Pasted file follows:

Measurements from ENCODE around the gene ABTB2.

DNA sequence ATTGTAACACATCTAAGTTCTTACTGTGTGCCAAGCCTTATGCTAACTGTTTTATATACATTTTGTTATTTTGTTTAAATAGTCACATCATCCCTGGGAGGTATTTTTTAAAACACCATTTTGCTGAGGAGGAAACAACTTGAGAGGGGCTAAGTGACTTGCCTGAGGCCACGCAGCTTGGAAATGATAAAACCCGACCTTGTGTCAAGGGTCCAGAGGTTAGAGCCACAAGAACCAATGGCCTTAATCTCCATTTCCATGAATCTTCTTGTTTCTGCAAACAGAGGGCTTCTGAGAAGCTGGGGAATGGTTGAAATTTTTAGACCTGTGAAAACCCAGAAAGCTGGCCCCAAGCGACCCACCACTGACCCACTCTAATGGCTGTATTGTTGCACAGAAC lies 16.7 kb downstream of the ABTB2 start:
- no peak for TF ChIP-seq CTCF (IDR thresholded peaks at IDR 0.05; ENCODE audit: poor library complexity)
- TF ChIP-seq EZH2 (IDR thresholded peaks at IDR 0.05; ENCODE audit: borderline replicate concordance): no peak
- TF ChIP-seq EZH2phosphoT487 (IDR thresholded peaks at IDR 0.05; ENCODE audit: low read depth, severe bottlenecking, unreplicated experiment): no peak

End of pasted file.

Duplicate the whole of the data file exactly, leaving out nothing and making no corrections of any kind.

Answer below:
Measurements from ENCODE around the gene ABTB2.

DNA sequence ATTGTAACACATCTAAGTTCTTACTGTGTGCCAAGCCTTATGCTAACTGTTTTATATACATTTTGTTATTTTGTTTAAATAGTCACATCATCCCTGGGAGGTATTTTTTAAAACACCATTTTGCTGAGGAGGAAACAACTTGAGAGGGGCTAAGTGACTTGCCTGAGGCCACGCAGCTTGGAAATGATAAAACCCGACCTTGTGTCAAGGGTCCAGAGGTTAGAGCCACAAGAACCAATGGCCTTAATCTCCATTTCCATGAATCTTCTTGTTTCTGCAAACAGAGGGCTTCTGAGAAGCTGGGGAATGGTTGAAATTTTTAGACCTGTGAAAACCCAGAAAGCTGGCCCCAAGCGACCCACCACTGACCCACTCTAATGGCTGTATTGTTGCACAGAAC lies 16.7 kb downstream of the ABTB2 start:
- no peak for TF ChIP-seq CTCF (IDR thresholded peaks at IDR 0.05; ENCODE audit: poor library complexity)
- TF ChIP-seq EZH2 (IDR thresholded peaks at IDR 0.05; ENCODE audit: borderline replicate concordance): no peak
- TF ChIP-seq EZH2phosphoT487 (IDR thresholded peaks at IDR 0.05; ENCODE audit: low read depth, severe bottlenecking, unreplicated experiment): no peak